Virtual Reality in Museums: a New Hype or a Simple Necessity?

What do we know about this trend for now and how has it spread worldwide so quickly? In this blog post, we will share details of using VR technology in museums and provide the pros and cons of such an innovation.

The rapid development of VR technology and its smooth integration into different industries have turned our life upside down. Virtual reality goes mainstream and brings about numerous benefits. The announcements of new VR headsets launch make users all over the globe excited.

2020 turned out to be an important year for the entire technology sector, namely for VR technology. It’s quite fair to say that the Coronavirus pandemic period became a turning point for the tech industry. Bored consumers all over the world looked to escape the boredom of Covid-19 lockdowns and the industry’s giants were competing fiercely to deliver products meeting the customers’ needs and demands.

Museums have pivoted towards digital during 2020. Was it just a whim or a necessary measure? Let’s figure it out!

VR technology allows people to get completely immersed in an interactive adventure, transforming their view of the world to a certain extent.

Bringing collections to life with Virtual Reality

VR technology provides visitors with an unusual experience of total immersion in an exhibit. A lot of museums are actively embracing this innovation and offer virtual museum tours. It may sound mind-blowing and confusing, but in fact, the concept is simple. It aims to place the user inside an experience. It can be interactive or take the form of 360-degree video bringing scenes to life. With VR, curators can put objects in context and show their true scale and change the perspective of viewers.

The Covid-19 pandemic has altered everything in our life, and the way we explore culture too. Still, VR innovations have bridged the gap between the need to stay at home and the wish to keep on exploring the world of art and culture. Museums got hit hard during the stay-at-home mandates. Once overcrowded with visitors, the halls were suddenly empty. That’s why most museums resorted to new technologies offering public VR museum tours. These experiences are available either for free or for a fee for museums to continue making revenue.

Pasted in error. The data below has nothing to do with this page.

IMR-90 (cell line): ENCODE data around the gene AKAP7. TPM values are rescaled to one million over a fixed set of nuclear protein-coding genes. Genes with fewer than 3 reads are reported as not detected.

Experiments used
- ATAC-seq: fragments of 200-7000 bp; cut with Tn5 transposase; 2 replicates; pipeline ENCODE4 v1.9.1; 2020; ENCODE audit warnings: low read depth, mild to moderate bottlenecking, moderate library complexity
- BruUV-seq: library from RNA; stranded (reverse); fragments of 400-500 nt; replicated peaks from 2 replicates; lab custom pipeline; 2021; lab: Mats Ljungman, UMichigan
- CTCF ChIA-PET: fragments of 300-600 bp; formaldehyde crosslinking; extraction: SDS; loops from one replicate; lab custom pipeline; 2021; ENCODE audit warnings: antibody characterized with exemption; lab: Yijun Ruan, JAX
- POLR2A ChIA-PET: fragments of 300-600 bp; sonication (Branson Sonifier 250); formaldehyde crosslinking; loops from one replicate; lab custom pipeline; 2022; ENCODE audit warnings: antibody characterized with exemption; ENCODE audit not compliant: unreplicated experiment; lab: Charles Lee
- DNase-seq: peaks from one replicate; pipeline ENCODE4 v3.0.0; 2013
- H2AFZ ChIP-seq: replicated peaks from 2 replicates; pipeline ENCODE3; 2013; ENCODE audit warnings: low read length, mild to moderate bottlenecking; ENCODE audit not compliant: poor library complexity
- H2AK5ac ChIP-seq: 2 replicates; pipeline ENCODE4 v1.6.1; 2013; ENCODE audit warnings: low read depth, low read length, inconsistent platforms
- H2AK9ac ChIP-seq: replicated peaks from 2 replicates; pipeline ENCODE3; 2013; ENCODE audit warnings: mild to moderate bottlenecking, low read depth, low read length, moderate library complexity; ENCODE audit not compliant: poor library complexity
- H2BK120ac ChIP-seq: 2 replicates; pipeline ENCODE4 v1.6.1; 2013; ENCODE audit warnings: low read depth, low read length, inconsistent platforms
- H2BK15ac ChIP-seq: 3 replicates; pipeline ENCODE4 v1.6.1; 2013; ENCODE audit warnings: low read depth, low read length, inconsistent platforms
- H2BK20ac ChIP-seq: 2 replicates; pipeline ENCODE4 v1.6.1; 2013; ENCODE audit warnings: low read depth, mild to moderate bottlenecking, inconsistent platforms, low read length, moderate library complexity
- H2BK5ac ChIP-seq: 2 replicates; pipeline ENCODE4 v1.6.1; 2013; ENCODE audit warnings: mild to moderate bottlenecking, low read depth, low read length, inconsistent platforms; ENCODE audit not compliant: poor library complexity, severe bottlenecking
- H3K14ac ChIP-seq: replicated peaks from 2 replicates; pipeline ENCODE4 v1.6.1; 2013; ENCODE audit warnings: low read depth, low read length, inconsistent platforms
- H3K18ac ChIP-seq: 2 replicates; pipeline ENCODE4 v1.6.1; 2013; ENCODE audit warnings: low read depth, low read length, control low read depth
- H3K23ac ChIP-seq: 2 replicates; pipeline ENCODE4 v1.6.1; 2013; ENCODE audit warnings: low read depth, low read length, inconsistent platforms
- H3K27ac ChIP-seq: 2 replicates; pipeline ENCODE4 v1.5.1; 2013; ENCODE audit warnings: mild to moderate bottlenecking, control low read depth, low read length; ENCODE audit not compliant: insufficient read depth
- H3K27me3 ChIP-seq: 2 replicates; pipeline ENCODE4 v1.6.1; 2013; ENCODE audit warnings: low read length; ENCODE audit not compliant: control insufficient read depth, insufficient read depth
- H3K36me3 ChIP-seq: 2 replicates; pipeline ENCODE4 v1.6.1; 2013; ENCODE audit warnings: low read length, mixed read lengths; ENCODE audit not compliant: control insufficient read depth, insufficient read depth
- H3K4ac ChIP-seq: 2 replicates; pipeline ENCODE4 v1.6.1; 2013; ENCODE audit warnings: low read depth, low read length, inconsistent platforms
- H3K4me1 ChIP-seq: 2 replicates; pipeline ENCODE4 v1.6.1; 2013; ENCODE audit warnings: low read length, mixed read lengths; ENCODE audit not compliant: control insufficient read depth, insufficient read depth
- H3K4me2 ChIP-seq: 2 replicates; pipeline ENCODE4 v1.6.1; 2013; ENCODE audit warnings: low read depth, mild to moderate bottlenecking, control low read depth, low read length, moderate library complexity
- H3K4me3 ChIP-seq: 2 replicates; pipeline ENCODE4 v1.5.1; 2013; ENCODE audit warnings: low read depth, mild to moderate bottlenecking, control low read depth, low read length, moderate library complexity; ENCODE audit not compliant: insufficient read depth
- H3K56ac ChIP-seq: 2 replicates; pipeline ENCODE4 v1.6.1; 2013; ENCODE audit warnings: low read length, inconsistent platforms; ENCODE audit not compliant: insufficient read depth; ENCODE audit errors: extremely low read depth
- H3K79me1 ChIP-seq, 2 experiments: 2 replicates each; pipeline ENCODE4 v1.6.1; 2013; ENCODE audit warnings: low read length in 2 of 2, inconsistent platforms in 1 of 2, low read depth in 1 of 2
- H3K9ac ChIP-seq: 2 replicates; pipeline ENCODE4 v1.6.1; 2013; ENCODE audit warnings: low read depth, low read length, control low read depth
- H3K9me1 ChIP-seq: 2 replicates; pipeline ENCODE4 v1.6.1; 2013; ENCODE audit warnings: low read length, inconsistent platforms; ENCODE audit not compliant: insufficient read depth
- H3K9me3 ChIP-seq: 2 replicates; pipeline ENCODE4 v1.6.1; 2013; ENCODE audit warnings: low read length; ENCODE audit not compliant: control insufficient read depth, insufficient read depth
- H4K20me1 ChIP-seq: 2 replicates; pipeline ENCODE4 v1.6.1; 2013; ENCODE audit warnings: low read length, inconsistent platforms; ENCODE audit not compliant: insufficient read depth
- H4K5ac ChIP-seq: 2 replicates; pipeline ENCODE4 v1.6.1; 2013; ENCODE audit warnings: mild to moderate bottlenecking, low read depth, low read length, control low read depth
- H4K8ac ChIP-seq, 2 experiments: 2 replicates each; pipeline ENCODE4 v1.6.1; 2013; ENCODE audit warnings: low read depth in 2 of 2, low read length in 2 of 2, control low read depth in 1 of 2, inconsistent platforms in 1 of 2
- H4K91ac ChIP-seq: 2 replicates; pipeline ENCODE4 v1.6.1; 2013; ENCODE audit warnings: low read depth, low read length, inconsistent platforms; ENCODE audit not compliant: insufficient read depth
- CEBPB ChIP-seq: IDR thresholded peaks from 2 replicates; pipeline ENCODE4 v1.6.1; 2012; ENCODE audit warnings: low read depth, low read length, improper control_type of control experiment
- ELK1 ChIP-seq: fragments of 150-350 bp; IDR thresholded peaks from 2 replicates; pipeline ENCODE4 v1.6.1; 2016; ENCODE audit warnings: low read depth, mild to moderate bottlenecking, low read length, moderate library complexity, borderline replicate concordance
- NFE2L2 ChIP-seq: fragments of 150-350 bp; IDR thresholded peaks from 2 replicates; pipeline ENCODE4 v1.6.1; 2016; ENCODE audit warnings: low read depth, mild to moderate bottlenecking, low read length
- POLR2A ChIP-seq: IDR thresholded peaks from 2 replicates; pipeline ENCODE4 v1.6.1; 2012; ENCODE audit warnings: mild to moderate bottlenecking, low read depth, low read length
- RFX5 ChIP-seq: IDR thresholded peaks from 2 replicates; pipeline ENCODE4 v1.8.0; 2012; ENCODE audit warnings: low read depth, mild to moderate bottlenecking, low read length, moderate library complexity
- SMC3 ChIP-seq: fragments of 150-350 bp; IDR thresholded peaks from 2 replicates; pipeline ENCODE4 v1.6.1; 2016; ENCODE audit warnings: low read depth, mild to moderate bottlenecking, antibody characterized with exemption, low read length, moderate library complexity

Applying VR technology in museums makes discovering culture more accessible for various people. For example, people with mobility issues can now enjoy exhibitions from the comfort of their own homes without any limitations. VR transports visitors to collections on the other side of the world while they do not even need to go out.

For those who worry that VR is likely to stop visitors from attending exhibitions in person, we want to say for sure that such experiences will not take over completely. Visitors still go to museums seeking the emotions only real objects can give. VR is not used to replace the already existing model, but to enhance it and bring in significant advantages.

We have gathered several examples of museums benefiting from VR technology. Check them out: